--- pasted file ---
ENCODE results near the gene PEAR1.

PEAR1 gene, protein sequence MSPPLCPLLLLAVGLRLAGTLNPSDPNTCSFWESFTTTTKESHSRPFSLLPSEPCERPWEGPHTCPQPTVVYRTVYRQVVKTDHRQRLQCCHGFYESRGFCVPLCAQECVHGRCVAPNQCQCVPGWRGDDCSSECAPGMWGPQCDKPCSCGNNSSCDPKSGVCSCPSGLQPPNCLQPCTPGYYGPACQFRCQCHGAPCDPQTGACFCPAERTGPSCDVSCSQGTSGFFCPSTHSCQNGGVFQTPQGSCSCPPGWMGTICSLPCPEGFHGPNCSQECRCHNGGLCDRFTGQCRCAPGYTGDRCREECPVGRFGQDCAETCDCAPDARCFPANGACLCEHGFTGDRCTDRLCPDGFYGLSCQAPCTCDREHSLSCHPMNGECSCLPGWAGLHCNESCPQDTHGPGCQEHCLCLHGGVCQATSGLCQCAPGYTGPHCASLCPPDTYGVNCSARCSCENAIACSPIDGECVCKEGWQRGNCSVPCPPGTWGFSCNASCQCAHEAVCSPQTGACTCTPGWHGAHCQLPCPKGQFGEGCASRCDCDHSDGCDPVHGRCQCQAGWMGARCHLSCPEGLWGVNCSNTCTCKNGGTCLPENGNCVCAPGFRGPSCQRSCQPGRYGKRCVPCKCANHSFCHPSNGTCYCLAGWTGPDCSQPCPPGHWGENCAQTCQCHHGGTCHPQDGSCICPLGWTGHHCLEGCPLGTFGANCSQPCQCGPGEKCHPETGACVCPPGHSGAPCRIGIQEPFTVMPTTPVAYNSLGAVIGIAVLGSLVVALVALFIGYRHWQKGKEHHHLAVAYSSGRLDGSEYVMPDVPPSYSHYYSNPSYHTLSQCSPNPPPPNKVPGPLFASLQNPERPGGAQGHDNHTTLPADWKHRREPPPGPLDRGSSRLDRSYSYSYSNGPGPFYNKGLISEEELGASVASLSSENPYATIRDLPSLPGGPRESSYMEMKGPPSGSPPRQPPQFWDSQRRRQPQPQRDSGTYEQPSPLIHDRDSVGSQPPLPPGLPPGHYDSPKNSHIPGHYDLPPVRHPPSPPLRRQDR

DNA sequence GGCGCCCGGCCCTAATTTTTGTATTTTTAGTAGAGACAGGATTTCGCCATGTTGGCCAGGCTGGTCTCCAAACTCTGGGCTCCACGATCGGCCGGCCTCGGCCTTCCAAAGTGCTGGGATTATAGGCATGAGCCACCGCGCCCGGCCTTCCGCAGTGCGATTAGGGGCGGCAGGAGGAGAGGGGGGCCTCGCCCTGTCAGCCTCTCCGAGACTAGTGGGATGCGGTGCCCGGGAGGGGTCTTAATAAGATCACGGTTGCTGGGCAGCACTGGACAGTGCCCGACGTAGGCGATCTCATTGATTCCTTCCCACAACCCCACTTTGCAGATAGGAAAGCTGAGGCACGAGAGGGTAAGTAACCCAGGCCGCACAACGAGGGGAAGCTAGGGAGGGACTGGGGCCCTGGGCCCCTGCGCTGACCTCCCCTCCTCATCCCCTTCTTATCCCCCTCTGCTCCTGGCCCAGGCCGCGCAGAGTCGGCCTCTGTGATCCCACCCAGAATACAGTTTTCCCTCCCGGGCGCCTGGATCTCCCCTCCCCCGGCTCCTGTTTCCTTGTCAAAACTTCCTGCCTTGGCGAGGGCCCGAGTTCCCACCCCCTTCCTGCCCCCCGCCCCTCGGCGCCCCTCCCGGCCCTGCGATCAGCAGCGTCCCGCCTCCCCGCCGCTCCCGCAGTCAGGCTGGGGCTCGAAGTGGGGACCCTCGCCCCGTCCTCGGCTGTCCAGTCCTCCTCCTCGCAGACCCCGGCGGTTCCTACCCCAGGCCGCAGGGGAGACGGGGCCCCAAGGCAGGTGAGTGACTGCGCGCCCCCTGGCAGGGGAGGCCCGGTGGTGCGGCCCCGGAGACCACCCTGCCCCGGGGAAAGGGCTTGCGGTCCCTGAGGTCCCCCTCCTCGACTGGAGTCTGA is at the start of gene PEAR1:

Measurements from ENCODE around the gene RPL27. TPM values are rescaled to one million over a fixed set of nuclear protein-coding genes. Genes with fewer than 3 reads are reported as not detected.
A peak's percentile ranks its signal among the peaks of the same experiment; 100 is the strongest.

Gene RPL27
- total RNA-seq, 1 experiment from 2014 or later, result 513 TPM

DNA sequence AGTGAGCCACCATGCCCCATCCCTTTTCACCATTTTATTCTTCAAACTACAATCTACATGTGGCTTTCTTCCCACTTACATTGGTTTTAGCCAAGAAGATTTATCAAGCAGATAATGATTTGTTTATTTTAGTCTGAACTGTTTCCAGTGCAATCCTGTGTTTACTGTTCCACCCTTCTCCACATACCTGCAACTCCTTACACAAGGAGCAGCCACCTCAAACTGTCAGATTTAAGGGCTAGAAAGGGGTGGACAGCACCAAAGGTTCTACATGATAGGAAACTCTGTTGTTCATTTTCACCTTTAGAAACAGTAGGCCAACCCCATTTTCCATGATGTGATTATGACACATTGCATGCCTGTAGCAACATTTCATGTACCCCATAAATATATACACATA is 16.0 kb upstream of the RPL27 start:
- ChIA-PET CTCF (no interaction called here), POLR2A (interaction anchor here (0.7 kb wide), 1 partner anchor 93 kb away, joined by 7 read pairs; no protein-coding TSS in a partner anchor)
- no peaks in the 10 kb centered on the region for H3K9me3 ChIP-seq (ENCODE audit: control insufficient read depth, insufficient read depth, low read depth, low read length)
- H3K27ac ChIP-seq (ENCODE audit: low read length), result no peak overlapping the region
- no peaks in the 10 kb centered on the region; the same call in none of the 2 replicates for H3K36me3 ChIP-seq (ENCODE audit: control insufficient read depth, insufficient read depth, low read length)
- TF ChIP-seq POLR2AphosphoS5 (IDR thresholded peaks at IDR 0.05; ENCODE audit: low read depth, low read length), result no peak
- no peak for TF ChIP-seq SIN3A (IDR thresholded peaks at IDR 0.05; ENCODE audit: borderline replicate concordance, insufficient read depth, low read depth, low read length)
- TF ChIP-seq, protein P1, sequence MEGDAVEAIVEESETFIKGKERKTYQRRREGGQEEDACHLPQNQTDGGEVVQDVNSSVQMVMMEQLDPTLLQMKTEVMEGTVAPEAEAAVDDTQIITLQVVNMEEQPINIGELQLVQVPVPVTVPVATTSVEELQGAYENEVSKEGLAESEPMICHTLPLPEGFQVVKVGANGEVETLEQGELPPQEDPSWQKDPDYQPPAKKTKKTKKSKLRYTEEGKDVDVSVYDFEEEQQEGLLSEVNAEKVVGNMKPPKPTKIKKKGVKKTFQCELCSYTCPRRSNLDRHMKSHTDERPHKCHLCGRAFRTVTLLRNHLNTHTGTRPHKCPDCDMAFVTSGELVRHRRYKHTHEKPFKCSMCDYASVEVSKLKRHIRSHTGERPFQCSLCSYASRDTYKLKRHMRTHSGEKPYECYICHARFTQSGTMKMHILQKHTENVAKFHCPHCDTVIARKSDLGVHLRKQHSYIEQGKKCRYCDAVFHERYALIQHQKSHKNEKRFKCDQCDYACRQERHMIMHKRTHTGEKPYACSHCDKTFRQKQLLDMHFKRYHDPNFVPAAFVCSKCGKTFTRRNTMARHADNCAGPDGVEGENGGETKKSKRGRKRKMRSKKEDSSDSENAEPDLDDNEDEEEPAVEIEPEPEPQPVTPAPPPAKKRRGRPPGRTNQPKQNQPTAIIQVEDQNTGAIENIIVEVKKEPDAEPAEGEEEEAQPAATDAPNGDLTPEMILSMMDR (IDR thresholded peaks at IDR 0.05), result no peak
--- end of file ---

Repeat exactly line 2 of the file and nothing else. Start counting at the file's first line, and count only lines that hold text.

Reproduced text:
PEAR1 gene, protein sequence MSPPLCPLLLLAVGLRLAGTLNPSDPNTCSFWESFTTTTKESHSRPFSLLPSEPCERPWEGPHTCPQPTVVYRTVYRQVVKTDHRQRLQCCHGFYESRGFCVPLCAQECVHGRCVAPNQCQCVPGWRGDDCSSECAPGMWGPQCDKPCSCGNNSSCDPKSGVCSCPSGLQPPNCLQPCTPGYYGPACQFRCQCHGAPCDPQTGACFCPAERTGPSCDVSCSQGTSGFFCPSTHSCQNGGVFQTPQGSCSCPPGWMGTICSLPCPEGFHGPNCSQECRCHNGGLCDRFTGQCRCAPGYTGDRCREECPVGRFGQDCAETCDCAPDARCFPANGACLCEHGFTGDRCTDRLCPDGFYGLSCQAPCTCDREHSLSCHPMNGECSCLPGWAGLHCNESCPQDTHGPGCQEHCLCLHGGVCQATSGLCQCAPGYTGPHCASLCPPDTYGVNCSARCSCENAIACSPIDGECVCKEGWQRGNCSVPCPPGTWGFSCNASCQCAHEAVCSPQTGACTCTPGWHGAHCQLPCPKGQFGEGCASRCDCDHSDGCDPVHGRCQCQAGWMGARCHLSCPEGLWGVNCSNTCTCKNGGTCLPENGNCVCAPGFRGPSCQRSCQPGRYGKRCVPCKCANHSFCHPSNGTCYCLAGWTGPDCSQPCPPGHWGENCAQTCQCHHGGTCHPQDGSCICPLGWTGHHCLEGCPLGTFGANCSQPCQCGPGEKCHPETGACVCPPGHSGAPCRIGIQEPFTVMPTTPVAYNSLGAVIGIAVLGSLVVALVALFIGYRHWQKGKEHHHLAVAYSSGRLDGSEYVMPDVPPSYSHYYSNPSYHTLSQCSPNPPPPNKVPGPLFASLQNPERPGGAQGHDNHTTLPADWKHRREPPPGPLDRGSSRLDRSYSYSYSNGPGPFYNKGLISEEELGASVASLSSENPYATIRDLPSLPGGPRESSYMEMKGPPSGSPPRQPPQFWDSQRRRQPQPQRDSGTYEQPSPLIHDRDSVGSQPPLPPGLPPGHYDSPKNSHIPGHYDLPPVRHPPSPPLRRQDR